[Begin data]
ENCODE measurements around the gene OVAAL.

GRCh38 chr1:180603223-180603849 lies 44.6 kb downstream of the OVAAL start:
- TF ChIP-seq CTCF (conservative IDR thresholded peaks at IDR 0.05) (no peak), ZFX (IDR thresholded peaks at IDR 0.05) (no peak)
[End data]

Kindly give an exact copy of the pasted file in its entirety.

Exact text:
ENCODE measurements around the gene OVAAL.

GRCh38 chr1:180603223-180603849 lies 44.6 kb downstream of the OVAAL start:
- TF ChIP-seq CTCF (conservative IDR thresholded peaks at IDR 0.05) (no peak), ZFX (IDR thresholded peaks at IDR 0.05) (no peak)